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One of the scores of “Orwell/1984-themed” articles from the period; this is from 8 January 1984

In Washington, DC they even held a big academic conference to discuss the Orwellian implications of future technologies. Ominously titled “The Road of 1984: High Technology and Human Freedom“, the four-day symposium brought together slew of experts at the Smithsonian to discuss “various aspects of society in light of…Orwell’s novel 1984.” At the meeting a pollster revealed the results of a phone survey – it found that almost half of Americans were “very concerned” about threats to their personal privacy. 80% of respondents believed that “it would be easy for someone to assemble a master file on their lives that would violate their privacy.” Look at this headline…prescient, no? As they say, ripped from today’s headlines. Except it was 30 years ago.

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Times headline…2014? No…8 December 1983.

Apple’s “1984” commercial hacked into this broader cultural dialogue, reframed it, and broadcast it back to millions of football fans. Apple’s advertisement worked so well precisely because it contrasted a shiny, colorful, and playful utopian future with such a grey, grim, and humorless alternative.

1984 saw many other notable “technology events”. For instance: At the first Hackers Conference, Stewart Brand remarked (to Apple co-founder and newly minted millionaire Steve Wozniak, no less) that “Information wants to be free.” Now often cited as a founding principle for cyber-libertarians, most people have forgotten the other half of Brand’s statement which was “information wants to be expensive, because it’s so valuable.” Juxtapose Brand’s statement with the fears of average Americans about what might happen to their privacy if information did in fact become “free” and start circulating more widely. Now jump ahead 30 years and into the quagmire of Anonymous, Edward Snowden, the NSA…how should we think of Brand’s off-hand comment now? “Expensive” takes on a set of meanings far beyond financial ones.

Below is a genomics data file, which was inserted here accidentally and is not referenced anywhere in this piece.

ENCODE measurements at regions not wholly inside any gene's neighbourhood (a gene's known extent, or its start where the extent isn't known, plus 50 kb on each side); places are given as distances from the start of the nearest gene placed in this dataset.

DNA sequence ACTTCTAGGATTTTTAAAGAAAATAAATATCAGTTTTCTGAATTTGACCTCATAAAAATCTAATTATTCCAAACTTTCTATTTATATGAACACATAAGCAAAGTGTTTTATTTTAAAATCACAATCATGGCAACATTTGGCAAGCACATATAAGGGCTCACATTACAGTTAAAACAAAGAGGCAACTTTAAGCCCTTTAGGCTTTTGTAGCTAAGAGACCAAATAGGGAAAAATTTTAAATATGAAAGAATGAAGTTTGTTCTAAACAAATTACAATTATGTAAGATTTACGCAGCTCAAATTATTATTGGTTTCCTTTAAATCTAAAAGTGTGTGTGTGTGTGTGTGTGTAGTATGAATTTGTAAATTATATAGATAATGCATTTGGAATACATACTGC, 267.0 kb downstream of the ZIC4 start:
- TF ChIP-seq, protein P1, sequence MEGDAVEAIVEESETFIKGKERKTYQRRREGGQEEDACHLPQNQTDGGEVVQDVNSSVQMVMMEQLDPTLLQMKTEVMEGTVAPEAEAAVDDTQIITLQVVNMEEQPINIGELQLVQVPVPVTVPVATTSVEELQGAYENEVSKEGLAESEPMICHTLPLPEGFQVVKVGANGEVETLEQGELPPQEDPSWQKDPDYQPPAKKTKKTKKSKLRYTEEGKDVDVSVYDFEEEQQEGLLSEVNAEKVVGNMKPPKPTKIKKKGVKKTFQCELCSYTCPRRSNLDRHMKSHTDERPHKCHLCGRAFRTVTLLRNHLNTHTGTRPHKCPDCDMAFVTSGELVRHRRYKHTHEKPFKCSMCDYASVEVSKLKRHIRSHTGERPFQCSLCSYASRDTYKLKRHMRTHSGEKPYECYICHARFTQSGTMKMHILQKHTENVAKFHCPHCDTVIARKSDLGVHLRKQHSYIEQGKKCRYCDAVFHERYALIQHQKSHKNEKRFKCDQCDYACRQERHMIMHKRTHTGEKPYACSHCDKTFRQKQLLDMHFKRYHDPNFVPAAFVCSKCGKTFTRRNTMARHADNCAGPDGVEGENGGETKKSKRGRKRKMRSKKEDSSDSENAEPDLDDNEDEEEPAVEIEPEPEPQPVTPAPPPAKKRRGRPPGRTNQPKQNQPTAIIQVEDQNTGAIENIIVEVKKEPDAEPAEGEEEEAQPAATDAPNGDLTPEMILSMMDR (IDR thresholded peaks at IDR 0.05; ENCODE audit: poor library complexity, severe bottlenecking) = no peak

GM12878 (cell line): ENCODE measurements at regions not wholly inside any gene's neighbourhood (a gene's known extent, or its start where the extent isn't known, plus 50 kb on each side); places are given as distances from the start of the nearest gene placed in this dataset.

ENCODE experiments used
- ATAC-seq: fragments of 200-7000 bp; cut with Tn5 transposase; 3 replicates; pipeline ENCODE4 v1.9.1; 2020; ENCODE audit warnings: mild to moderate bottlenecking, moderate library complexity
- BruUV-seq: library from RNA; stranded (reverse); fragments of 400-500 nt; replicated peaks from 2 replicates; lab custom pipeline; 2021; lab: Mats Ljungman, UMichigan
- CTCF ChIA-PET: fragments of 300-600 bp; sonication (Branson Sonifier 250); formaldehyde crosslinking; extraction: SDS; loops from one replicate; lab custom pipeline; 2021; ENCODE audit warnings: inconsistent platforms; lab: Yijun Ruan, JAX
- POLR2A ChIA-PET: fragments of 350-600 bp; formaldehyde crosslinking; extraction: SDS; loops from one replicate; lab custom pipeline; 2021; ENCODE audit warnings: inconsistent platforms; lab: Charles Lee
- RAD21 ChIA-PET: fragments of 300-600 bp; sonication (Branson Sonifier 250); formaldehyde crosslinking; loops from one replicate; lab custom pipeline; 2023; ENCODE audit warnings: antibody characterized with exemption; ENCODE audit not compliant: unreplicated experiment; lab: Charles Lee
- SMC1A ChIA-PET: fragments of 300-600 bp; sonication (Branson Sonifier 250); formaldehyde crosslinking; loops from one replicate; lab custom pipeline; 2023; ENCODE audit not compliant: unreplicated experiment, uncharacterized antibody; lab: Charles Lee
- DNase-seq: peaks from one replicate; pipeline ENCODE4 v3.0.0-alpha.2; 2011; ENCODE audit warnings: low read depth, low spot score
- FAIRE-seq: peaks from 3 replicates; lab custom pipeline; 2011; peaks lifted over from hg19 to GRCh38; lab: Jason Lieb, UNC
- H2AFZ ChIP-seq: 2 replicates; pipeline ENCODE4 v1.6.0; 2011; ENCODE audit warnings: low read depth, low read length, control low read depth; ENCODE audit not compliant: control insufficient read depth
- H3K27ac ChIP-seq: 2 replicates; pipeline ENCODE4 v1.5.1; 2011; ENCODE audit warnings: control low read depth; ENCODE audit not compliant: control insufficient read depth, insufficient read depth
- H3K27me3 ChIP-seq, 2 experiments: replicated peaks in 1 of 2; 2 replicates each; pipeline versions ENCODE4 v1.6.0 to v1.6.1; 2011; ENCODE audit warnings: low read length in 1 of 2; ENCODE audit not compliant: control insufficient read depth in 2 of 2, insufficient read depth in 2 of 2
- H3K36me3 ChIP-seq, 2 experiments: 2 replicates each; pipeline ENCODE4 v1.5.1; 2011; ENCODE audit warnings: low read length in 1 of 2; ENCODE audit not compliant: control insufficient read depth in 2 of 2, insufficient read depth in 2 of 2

1984 also saw the emergence of the “tech intellectual”. The very first Technology, Entertainment, and Design (i.e. TED) conference was held that year. Attendees included MIT’s Nicolas Negroponte (the Media Lab was just about to open its over-hyped doors) and – no surprise – Stewart Brand, the Zelig of just about every tech scene in the late 20th century. But it was, perhaps, a dubious achievement. The first TED lost money and it took six more years before, with the riches of cyberspace beckoning, the organizers tried the format again. Of course, TED has now become something to parody, perhaps even to lament.

Finally – for a really dystopian view of the future, made all the more real via 1984-era computer graphics, theaters in October premiered The Terminator. Set in Los Angeles of 1984/2029, the film featured just about every technology-induced nightmare one could imagine – artificial intelligence run amok; killer robots; nuclear apocalypse; and, of course, California’s future governor on a cinematic murder spree.

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I Robot…yes, you too can become governor of California.